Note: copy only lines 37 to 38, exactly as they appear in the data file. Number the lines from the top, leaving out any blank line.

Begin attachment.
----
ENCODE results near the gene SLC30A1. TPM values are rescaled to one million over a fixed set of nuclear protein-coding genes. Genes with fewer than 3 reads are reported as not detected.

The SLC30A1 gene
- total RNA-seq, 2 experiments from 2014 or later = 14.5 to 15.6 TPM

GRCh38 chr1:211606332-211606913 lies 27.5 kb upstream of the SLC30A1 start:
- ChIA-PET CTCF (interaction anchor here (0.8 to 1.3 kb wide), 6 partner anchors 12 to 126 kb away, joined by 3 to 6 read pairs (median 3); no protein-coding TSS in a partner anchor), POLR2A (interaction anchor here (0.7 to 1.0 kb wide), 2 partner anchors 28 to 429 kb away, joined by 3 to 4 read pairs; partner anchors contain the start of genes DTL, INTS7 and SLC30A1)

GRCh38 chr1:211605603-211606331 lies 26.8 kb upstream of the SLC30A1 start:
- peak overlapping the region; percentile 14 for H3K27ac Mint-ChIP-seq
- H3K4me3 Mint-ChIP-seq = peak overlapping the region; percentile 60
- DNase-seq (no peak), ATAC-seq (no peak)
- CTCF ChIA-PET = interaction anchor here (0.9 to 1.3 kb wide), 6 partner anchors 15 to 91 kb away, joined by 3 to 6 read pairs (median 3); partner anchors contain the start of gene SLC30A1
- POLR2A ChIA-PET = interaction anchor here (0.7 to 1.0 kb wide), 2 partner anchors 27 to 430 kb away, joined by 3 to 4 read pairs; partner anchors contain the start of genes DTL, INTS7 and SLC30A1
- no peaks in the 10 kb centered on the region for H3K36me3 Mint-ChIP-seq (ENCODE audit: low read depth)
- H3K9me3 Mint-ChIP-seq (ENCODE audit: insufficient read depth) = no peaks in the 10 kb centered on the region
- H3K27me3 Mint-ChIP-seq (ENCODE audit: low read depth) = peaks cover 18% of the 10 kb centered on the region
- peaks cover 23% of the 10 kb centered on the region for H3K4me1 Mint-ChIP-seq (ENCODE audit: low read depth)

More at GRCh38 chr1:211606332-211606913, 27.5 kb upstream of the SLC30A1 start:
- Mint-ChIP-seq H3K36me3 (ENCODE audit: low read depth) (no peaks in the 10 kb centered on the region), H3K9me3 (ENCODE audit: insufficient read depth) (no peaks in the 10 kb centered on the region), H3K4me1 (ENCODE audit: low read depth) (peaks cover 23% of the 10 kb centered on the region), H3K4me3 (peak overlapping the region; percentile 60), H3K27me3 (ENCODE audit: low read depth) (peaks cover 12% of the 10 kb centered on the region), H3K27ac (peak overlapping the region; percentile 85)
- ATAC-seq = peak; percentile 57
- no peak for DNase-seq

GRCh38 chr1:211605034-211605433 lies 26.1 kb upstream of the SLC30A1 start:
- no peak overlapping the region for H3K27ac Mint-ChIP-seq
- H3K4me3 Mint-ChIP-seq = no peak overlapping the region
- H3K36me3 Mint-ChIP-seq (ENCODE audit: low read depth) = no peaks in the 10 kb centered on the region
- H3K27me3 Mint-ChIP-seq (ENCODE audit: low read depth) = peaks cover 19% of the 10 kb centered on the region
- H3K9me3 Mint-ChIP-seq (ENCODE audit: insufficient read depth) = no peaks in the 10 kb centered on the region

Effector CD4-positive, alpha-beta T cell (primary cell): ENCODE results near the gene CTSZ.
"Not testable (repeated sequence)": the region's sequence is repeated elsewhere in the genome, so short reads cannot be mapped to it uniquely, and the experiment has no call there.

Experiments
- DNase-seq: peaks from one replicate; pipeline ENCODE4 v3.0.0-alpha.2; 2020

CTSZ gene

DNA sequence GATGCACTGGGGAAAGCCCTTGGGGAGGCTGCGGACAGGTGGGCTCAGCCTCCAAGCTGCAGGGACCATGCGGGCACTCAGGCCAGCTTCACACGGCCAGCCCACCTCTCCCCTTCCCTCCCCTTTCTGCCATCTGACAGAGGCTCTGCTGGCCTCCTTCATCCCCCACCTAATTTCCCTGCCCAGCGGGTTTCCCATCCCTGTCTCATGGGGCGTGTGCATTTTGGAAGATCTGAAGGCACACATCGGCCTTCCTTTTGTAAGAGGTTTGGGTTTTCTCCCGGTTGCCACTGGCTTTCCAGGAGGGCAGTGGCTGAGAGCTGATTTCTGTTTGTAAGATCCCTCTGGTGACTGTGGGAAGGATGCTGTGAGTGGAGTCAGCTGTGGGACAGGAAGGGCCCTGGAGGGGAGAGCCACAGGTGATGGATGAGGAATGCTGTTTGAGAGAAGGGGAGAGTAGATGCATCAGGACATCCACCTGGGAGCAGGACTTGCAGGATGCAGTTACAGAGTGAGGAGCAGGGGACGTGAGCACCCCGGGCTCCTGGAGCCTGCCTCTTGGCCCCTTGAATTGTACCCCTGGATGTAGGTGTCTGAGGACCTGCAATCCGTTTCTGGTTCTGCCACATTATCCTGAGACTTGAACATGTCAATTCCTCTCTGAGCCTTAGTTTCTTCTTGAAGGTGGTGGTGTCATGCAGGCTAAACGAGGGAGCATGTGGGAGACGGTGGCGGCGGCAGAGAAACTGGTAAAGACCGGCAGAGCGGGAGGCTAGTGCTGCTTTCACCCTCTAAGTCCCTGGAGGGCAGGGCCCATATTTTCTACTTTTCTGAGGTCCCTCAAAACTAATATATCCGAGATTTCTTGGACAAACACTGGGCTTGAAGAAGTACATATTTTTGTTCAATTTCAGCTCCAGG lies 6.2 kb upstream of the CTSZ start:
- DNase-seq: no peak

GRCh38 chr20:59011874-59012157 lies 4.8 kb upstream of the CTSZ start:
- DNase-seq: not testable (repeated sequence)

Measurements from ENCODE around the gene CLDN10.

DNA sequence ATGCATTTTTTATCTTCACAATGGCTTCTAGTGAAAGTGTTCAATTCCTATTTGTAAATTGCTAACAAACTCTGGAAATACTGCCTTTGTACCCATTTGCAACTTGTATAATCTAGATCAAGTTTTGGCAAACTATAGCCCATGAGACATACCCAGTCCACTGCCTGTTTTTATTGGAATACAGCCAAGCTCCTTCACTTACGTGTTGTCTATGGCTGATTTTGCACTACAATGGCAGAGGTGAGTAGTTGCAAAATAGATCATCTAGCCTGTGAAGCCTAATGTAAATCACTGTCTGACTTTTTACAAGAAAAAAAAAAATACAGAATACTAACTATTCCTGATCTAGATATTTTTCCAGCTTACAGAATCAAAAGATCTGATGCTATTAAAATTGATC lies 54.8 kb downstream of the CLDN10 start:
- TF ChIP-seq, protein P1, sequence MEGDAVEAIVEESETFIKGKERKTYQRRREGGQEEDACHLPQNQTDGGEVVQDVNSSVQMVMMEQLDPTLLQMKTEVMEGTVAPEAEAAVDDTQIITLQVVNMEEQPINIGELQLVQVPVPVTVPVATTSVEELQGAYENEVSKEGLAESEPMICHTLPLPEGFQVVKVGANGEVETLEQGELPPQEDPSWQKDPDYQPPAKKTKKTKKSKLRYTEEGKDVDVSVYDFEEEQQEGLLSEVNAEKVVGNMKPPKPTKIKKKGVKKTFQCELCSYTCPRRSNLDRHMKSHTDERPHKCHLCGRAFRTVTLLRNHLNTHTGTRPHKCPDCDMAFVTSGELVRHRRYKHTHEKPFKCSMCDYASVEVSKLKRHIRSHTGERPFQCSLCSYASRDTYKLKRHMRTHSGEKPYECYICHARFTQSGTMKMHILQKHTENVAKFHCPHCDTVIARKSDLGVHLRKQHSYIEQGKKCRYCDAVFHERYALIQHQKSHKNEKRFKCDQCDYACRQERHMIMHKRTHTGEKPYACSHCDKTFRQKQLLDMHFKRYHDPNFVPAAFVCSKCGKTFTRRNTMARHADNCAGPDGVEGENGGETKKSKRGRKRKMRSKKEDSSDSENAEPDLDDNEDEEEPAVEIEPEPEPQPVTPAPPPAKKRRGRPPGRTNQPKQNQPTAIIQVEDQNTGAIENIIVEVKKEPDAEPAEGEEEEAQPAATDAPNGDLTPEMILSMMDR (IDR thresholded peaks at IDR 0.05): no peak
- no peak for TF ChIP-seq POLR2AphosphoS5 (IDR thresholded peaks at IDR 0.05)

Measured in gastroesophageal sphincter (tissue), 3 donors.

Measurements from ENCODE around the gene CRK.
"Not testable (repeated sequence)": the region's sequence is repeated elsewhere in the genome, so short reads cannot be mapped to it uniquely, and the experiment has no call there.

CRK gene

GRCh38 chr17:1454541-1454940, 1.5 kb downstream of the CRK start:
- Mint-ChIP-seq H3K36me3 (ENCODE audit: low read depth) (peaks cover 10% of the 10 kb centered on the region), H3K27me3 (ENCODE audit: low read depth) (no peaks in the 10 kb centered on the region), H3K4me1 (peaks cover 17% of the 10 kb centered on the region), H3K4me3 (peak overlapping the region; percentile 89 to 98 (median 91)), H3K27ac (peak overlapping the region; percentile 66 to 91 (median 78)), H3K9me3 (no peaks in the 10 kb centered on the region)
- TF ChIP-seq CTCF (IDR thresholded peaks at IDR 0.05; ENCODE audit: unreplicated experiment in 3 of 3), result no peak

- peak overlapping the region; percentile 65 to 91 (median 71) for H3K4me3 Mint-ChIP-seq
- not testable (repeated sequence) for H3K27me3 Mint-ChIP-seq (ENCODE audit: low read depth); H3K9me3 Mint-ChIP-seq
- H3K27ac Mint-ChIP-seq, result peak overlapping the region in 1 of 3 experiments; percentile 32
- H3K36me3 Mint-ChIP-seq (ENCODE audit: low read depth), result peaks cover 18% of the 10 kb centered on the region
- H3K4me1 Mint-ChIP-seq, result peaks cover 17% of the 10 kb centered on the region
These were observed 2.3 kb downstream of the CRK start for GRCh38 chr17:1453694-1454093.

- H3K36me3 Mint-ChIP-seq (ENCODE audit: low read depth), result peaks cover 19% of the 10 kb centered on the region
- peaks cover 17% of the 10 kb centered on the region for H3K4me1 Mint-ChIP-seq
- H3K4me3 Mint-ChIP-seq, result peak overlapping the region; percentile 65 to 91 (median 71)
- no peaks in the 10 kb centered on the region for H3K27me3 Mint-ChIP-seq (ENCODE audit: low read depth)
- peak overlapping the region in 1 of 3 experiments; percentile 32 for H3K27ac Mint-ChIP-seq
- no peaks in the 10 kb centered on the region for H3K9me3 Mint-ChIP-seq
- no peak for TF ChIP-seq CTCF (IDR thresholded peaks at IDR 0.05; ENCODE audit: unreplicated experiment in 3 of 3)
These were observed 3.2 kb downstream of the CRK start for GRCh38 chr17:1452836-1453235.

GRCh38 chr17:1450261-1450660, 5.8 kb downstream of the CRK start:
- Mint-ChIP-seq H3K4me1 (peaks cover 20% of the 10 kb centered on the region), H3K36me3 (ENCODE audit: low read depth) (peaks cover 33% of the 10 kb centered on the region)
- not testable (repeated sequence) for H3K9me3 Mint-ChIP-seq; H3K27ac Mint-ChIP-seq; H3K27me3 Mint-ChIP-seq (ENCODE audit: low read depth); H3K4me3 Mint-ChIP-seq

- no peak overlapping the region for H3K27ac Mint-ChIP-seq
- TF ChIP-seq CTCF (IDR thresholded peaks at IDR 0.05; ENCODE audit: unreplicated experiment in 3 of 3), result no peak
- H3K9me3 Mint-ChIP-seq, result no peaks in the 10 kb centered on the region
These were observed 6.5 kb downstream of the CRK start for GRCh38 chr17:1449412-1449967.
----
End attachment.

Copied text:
- TF ChIP-seq, protein P1, sequence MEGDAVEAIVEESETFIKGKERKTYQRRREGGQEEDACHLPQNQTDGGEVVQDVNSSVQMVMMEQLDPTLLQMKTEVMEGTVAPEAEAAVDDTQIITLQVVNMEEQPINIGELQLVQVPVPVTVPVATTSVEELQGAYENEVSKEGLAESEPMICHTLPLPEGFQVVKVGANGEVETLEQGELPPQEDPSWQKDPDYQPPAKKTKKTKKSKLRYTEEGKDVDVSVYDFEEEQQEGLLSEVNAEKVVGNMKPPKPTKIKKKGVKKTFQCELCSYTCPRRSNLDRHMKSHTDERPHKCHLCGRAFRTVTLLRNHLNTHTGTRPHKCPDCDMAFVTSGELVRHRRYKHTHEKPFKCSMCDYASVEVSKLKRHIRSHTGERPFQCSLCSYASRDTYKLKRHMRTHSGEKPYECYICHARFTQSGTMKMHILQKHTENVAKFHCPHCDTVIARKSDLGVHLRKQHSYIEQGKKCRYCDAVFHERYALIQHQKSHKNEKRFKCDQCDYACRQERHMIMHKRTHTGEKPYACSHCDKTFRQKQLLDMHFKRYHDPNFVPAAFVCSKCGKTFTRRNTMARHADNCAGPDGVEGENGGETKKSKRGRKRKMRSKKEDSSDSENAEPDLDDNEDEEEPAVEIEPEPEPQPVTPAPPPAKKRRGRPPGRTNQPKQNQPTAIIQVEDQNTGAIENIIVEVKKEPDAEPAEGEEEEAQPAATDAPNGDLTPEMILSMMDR (IDR thresholded peaks at IDR 0.05): no peak
- no peak for TF ChIP-seq POLR2AphosphoS5 (IDR thresholded peaks at IDR 0.05)